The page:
Every day, I feel my actions and decisions are being even more scrutinized by my peers. And when I don’t have an immediate answer or things did not go to my plan, in the back of my mind I am always wondering if my “failures” are being connected to my gender. It’s exhausting.

And then I got a breath of encouragement recently from two female co-workers. Neither I work with closely, but both had such lovely things to say. One is a draftsperson, about 15 years older than me, but I can see her youthful soul. She stopped me to tell me how excited she was when they hired me, as they hadn’t had a “young, modern female PM” before and how it was so encouraging.

Then for these past two weeks, there has been at technical lead replacing my current lead during his vacation. This is the first time she and I have worked together, but I could tell just seeing her around the office, she took charge. After her two weeks coverage was done last Friday, we had a little chat, and she said that she really liked my style, for four reasons in particular.

  1. She had sent me an email about prepping for a meeting with some great guidelines, and within a day I turned it over to the rest of the team for their follow-up.
  2. Some of our team members are notorious for showing up late to meetings. She commended me on marking down who was late in the minutes of our meeting.
  3. I had sent an email to the team asking for their input on a file with a deadline. After the deadline passed by almost a day, I went in and made modifications for those who did not review it. I then sent out an email letting the team know this, and to check what I had put down for them and made them responsible for.
  4. She told me how she liked my response to a lead telling me they wouldn’t meet a deadline because they didn’t have enough people to do the work with an, “I don’t care”. (I should clarify that I do care, and it wasn’t said to be malicious. But leads are responsible for resourcing. If they can’t get their work done because of it, I will support that challenge. But not doing anything about it and then using it as an excuse, will get a short response from me.)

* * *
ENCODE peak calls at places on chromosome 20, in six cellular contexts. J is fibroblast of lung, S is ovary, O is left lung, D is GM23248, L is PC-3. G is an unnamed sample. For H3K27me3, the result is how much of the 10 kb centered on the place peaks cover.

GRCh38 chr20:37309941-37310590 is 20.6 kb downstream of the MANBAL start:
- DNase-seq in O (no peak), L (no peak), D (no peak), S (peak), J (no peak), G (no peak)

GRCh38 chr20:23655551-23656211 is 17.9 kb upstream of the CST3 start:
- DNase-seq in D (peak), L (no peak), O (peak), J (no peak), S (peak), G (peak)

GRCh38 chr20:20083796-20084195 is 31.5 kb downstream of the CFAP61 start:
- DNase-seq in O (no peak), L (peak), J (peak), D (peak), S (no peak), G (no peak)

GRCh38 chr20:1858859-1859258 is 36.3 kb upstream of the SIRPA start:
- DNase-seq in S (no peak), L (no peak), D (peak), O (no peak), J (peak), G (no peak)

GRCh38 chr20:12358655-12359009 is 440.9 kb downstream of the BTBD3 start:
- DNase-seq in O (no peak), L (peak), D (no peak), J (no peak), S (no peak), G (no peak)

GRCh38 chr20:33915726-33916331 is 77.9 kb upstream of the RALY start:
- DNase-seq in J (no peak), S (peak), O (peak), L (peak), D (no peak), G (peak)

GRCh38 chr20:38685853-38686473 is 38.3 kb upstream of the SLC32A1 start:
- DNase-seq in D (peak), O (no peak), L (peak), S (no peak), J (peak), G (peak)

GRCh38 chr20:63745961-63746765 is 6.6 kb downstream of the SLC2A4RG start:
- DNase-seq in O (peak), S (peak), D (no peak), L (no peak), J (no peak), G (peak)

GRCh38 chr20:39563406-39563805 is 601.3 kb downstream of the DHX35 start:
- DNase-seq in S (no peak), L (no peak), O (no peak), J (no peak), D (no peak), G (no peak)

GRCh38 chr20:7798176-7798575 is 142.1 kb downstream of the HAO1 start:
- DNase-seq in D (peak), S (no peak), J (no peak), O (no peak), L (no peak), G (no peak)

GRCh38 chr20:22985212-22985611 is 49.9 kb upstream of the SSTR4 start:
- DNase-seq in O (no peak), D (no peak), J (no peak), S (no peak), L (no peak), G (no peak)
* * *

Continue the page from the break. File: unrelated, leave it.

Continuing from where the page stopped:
What these examples show, is that my communication skills effing rock, and I don’t let my team mess with me. And to me, these are normal actions a PM should be executing. And I love how these things that are “normal” to me, pop out as extras to other team members.

She asked me if I felt added pressure being a female PM. And immediately I said, “YES!” She said lovely things about how I handle situations and how she really liked working with me. And I took those compliments in very high regard, coming from another strong female. I shared with her my PM approach: When starting with a new team, I have added patience and allow a bit more give and take the time to understand the dynamics of the team. But if the team doesn’t reciprocate the respect, I become less understanding and less forgiving. It comes down to respect. If they don’t respect me and my role, I take the hard lined approach. Which I always try to avoid. Because in my world, an aggressive, outspoken, “don’t mess with me” male PM is successful and excellent at his job. Where those qualities make me a b*tch.